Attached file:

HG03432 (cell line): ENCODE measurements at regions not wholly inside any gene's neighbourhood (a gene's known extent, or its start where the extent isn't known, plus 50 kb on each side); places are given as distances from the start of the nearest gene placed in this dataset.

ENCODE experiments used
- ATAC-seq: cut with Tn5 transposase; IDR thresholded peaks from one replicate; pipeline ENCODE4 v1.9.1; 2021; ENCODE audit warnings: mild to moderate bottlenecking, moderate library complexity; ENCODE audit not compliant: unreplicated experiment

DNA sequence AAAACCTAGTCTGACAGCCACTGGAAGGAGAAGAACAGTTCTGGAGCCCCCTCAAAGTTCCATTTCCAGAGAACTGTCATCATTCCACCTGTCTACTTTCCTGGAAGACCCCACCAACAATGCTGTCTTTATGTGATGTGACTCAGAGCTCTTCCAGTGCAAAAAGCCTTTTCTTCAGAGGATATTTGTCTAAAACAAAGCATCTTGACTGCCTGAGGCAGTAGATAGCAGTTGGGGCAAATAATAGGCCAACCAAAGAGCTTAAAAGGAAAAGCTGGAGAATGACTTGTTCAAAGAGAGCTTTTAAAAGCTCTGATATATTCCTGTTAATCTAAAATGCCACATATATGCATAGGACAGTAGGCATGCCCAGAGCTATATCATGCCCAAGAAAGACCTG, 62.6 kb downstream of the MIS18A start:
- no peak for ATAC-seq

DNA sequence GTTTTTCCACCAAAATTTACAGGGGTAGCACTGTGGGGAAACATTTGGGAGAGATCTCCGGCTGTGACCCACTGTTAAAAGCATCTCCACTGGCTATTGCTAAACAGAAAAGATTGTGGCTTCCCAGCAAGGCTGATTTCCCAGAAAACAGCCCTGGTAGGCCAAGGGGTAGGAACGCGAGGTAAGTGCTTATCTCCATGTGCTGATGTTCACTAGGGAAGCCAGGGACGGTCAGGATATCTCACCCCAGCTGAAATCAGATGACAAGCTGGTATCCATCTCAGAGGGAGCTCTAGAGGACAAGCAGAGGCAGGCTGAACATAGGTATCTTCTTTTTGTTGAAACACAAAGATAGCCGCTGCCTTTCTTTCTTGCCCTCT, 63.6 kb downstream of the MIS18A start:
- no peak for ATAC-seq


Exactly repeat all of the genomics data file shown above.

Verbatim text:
HG03432 (cell line): ENCODE measurements at regions not wholly inside any gene's neighbourhood (a gene's known extent, or its start where the extent isn't known, plus 50 kb on each side); places are given as distances from the start of the nearest gene placed in this dataset.

ENCODE experiments used
- ATAC-seq: cut with Tn5 transposase; IDR thresholded peaks from one replicate; pipeline ENCODE4 v1.9.1; 2021; ENCODE audit warnings: mild to moderate bottlenecking, moderate library complexity; ENCODE audit not compliant: unreplicated experiment

DNA sequence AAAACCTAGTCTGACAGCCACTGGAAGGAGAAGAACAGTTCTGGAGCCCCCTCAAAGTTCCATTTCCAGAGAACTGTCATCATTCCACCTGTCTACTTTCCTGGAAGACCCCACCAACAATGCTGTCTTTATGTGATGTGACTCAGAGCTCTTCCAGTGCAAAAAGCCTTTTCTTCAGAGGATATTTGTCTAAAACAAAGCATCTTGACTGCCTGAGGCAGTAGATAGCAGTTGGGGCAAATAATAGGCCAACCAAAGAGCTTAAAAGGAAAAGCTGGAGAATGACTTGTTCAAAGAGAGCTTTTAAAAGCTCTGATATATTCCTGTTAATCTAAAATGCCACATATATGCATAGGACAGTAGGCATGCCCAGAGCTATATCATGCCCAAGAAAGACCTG, 62.6 kb downstream of the MIS18A start:
- no peak for ATAC-seq

DNA sequence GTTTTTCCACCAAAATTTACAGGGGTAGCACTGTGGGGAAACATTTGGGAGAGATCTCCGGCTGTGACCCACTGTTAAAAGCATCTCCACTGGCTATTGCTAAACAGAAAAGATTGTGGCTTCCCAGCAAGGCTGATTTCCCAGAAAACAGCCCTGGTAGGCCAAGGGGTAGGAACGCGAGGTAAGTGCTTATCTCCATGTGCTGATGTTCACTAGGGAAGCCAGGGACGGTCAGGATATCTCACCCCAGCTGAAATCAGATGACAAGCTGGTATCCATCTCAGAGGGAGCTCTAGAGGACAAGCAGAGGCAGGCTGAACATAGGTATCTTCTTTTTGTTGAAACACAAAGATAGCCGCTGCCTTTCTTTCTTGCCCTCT, 63.6 kb downstream of the MIS18A start:
- no peak for ATAC-seq